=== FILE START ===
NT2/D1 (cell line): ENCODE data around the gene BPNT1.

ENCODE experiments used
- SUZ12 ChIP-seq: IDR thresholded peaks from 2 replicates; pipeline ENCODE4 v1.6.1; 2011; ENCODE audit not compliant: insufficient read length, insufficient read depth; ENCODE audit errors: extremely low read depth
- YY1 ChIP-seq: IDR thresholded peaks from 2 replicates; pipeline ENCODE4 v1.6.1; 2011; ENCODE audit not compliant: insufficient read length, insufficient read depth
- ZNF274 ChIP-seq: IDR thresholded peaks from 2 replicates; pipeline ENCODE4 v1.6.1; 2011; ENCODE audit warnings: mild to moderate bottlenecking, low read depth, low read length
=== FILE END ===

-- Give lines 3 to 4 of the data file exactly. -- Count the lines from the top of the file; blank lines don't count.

- SUZ12 ChIP-seq: IDR thresholded peaks from 2 replicates; pipeline ENCODE4 v1.6.1; 2011; ENCODE audit not compliant: insufficient read length, insufficient read depth; ENCODE audit errors: extremely low read depth
- YY1 ChIP-seq: IDR thresholded peaks from 2 replicates; pipeline ENCODE4 v1.6.1; 2011; ENCODE audit not compliant: insufficient read length, insufficient read depth